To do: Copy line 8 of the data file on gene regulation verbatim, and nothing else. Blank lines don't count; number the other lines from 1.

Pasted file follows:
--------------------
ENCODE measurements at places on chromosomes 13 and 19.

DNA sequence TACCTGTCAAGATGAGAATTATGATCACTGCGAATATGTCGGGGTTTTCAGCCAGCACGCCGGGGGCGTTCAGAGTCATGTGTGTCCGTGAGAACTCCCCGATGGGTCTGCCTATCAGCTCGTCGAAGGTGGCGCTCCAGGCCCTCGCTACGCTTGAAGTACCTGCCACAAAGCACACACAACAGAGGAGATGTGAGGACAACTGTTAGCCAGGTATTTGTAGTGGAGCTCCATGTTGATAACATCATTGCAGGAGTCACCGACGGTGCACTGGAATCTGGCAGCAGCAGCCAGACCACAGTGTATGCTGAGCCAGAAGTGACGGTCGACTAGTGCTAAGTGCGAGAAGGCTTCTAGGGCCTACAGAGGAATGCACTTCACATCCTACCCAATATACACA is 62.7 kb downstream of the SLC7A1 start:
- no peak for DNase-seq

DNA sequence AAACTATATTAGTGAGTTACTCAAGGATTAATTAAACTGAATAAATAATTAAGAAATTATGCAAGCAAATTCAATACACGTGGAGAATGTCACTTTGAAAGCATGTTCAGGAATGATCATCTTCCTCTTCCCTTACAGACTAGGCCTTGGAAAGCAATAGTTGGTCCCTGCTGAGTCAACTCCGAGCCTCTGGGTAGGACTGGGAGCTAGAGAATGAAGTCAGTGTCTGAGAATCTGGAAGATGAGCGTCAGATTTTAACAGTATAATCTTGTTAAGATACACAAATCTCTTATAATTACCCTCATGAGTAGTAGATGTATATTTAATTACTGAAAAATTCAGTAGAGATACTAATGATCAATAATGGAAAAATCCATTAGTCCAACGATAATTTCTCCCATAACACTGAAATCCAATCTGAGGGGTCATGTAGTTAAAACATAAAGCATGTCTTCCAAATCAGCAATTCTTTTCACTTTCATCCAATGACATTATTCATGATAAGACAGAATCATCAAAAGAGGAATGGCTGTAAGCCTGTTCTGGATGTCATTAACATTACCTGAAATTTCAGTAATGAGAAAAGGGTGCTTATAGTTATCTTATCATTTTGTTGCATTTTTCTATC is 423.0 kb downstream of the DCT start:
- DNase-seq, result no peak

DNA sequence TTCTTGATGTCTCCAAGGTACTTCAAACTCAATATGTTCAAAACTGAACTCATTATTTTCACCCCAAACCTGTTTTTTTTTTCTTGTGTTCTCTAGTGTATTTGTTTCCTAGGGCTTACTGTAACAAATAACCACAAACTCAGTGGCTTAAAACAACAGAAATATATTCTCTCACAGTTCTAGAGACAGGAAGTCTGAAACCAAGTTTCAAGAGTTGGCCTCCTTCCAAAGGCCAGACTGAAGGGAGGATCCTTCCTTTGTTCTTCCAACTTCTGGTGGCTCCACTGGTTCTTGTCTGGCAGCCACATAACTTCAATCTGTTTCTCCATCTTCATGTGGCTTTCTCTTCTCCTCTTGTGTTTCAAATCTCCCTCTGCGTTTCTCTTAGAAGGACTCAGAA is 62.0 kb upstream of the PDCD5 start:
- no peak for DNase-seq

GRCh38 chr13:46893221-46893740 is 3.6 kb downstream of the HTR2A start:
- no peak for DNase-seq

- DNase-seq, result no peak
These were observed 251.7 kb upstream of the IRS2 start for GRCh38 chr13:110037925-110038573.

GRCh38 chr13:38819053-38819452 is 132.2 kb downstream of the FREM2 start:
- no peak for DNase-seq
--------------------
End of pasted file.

GRCh38 chr13:46893221-46893740 is 3.6 kb downstream of the HTR2A start: